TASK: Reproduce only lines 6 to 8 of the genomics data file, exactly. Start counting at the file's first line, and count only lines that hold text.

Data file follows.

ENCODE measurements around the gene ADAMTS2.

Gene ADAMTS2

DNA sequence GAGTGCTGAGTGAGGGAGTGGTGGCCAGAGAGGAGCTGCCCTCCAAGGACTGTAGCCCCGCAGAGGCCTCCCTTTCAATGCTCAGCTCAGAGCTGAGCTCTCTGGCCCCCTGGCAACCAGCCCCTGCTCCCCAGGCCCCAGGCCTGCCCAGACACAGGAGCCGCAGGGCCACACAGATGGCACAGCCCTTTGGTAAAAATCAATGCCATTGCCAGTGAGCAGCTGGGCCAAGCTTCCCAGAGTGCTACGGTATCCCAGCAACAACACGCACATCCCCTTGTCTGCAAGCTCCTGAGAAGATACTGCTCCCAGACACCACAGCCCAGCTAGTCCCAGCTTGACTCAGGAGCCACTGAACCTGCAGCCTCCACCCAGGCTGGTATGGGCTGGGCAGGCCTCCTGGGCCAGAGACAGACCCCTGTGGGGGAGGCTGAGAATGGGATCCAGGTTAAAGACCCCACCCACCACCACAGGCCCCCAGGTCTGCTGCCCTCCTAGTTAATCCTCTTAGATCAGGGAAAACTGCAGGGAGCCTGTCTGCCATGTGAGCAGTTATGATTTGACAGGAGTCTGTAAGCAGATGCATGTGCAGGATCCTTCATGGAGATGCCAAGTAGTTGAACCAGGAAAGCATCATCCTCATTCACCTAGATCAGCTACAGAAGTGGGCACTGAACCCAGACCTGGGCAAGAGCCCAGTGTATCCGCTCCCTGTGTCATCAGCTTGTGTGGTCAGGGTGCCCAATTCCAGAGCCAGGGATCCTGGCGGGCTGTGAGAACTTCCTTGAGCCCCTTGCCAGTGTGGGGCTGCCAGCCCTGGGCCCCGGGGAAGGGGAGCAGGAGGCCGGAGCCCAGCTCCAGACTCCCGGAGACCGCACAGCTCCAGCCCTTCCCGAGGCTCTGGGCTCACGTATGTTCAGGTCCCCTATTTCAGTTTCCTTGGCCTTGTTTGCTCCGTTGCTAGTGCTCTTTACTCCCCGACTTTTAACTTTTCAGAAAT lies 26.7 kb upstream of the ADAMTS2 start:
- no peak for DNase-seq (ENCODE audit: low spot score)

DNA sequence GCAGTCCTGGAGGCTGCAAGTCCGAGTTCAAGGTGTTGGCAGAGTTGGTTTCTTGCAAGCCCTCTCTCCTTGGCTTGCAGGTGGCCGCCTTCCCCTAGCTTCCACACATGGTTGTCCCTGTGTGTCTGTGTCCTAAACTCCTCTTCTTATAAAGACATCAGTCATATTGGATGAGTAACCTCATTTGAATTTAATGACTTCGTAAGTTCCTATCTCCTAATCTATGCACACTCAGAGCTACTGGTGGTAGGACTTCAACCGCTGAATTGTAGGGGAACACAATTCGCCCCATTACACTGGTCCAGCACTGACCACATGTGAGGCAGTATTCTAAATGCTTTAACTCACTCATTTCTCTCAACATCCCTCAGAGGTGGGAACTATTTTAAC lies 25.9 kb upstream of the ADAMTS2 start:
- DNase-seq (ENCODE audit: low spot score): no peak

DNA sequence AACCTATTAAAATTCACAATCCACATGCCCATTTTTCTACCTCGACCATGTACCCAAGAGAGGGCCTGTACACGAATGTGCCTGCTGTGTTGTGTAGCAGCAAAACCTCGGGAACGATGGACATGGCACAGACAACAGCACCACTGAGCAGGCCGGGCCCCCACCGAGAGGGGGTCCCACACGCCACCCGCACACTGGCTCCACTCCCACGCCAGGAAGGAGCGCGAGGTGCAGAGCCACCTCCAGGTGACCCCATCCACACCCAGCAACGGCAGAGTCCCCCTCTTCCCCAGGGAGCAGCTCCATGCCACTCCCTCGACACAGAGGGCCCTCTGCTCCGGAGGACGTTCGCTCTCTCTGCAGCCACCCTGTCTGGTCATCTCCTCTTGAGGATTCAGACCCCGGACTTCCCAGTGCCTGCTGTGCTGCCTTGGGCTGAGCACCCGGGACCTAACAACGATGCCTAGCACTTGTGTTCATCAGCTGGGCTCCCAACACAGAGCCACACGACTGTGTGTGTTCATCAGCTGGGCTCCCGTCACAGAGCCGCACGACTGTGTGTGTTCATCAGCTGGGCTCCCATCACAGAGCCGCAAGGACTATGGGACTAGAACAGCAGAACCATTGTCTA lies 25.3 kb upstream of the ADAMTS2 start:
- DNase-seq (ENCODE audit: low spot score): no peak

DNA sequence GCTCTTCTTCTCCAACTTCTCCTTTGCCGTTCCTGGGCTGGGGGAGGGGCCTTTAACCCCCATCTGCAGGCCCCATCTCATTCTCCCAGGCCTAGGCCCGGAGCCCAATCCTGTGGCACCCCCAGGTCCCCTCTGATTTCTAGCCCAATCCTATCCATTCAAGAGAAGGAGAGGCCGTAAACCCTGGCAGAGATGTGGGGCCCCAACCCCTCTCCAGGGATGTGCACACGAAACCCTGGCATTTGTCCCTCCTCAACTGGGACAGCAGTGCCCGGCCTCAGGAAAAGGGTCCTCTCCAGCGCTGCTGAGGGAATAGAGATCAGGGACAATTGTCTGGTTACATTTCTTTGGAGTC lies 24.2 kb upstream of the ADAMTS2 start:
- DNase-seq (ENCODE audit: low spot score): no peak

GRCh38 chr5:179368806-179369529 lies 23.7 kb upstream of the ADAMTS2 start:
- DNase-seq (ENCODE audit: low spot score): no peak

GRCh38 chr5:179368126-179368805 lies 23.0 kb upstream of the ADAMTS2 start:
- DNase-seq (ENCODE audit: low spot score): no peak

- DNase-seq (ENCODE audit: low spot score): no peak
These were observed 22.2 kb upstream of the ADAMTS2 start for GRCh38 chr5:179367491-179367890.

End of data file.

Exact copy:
- DNase-seq (ENCODE audit: low spot score): no peak

DNA sequence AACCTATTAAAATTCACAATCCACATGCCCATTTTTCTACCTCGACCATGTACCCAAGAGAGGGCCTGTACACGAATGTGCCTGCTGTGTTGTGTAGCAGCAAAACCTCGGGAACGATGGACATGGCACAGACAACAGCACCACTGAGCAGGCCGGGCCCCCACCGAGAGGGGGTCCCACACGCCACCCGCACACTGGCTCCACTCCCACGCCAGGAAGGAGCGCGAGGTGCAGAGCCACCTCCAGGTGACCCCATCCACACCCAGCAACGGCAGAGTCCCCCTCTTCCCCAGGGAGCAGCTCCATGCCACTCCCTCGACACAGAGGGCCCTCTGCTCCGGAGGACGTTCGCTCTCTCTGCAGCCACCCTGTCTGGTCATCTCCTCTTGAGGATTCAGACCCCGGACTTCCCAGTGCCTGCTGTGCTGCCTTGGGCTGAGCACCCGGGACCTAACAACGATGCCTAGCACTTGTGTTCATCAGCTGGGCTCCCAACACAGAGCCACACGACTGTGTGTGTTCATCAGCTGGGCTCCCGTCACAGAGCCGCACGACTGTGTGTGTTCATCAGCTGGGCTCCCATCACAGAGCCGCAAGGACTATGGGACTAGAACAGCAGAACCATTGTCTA lies 25.3 kb upstream of the ADAMTS2 start:
- DNase-seq (ENCODE audit: low spot score): no peak